What We're Reading

WEC's team of voracious readers recommends their all-time favorite books and what they're reading now.

 

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The parents' guide to climate revolution: 100 ways to build a fossil-free future, raise empowered kids, and still get a good night's sleep
By: Mary DeMocker

This new release helps parents feel empowered and proactive in what may seem like a tumultuous but pivotal time for our Earth.

This book includes a foreword by Bill McKibben, who was gracious enough to speak about climate change as part of WEC's Harwood Lecture Series in 2010.


For kids!
The Lorax: By Dr. Seuss

WEC Director Monique Gil-Rogers says:

In its simplicity this book touches on environmental stewardship, senseless consumerism, the impacts of pollution on the environment, and the excessive use of resources.   This book was banned in 1989 in  Laytonville California schools because it shed an unfavorable light on the logging industry and might influence children to be  against the logging industry.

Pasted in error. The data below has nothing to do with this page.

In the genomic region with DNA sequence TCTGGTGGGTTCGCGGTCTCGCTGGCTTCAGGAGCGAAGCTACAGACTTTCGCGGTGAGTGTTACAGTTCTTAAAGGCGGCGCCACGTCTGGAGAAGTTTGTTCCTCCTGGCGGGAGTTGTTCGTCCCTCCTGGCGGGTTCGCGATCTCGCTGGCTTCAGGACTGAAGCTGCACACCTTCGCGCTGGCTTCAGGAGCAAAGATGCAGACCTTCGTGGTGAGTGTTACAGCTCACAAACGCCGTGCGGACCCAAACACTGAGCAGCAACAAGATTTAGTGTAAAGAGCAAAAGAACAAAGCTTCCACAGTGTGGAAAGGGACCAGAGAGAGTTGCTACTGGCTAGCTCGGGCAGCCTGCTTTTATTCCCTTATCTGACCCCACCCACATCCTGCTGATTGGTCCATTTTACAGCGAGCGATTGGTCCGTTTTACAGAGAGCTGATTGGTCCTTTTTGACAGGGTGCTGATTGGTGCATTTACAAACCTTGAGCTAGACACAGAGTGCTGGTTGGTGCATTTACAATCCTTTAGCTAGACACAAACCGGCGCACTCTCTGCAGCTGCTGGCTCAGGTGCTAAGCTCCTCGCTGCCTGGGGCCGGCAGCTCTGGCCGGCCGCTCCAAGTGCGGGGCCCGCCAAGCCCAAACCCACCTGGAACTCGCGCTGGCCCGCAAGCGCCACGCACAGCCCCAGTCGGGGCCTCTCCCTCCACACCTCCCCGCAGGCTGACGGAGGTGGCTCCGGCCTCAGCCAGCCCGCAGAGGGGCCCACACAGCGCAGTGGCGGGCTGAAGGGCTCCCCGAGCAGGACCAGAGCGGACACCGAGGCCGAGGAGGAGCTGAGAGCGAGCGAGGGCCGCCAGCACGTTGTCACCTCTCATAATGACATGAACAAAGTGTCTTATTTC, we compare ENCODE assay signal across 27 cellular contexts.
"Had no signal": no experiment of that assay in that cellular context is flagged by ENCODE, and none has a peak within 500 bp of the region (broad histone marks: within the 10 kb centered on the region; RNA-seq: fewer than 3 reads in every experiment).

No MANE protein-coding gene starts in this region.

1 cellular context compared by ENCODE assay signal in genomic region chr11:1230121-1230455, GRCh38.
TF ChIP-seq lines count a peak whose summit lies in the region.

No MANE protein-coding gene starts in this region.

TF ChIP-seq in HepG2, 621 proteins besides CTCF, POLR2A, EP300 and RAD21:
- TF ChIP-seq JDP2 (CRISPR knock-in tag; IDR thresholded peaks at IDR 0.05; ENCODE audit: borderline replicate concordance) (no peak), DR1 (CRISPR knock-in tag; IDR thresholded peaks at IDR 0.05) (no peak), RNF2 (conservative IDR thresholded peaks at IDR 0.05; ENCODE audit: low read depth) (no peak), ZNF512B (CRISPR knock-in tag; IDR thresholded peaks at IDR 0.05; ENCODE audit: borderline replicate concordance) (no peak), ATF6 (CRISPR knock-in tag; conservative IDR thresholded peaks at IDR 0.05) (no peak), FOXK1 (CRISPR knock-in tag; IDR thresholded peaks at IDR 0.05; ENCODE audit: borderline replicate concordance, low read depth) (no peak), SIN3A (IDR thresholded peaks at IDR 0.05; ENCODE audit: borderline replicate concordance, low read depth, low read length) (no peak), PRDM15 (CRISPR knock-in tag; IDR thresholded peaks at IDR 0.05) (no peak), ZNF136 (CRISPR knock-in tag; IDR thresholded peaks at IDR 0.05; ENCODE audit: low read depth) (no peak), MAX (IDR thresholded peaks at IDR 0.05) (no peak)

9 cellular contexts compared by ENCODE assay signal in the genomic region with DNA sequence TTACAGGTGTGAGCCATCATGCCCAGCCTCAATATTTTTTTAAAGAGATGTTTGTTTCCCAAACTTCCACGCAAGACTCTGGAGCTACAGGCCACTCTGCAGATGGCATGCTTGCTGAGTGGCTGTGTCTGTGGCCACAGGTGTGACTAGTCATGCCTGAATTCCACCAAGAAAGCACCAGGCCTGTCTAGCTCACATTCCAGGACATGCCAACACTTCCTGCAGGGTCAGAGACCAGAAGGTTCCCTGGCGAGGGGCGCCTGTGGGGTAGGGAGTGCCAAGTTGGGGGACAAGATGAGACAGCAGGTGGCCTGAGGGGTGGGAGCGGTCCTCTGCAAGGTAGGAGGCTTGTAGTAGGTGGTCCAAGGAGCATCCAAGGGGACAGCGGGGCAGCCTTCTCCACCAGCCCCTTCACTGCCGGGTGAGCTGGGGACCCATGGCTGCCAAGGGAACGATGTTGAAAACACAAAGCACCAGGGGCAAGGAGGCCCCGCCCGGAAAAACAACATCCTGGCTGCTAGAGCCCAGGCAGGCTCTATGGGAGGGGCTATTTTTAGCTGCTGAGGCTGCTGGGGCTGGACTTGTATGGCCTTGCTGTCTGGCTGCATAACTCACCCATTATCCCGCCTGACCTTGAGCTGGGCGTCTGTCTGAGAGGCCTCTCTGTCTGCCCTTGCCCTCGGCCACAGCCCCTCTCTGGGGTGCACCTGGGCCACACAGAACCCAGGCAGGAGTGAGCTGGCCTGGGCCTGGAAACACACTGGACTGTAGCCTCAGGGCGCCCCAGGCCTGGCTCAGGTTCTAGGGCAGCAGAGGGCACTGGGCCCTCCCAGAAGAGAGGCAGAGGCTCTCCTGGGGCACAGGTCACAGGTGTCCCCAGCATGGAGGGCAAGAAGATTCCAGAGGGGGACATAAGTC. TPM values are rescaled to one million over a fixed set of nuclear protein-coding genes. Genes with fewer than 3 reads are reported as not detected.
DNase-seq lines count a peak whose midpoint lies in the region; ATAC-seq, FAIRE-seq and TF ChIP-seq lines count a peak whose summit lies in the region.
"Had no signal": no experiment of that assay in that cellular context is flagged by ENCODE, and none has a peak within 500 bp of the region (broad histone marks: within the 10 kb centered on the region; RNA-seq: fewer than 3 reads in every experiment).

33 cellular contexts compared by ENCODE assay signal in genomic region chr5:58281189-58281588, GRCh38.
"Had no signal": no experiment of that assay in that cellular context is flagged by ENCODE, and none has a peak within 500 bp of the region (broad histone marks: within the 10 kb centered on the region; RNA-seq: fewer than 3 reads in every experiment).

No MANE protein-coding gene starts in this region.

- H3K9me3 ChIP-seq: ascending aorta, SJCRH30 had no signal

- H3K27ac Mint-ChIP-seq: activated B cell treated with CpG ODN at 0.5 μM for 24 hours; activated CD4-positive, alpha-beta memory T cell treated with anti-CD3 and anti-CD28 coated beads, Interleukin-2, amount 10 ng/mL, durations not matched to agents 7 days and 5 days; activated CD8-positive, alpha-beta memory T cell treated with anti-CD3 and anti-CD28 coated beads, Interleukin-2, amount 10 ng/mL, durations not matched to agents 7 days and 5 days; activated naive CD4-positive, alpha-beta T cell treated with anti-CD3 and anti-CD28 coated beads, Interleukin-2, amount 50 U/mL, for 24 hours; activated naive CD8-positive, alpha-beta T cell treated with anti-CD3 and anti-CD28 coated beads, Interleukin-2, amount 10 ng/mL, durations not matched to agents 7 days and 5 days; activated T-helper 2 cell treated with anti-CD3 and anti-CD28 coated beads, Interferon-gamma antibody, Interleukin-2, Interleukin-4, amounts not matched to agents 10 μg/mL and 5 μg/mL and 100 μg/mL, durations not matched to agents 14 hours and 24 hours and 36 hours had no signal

Last child in the woods: saving our children from nature-deficit disorder
by richard louv

WEC Director Erin Brinton says, "This is a fantastic book that explores what happens when we remove children from nature. There’s science, anecdotes, and interviews with children. It approaches the concept of environmental stewardship from a young age on many different levels. It is by far one of my favorite books and one that I recommend everyone read once. When you understand the impact nature has on children, their imagination and their development you’ll never call them back inside."


Of Hope Jahren’s autobiography “Lab Girl,” WEC Director Mallie Mandel says it’s “a must read!” From the book’s description:

Geobiologist Hope Jahren has spent her life studying trees, flowers, seeds, and soil. Lab Girl is her revelatory treatise on plant life—but it is also a celebration of the lifelong curiosity, humility, and passion that drive every scientist. In these pages, Hope takes us back to her Minnesota childhood, where she spent hours in unfettered play in her father’s college laboratory. She tells us how she found a sanctuary in science, learning to perform lab work “with both the heart and the hands.” She introduces us to Bill, her brilliant, eccentric lab manager. And she extends the mantle of scientist to each one of her readers, inviting us to join her in observing and protecting our environment. Warm, luminous, compulsively readable, Lab Girl vividly demonstrates the mountains that we can move when love and work come together. 

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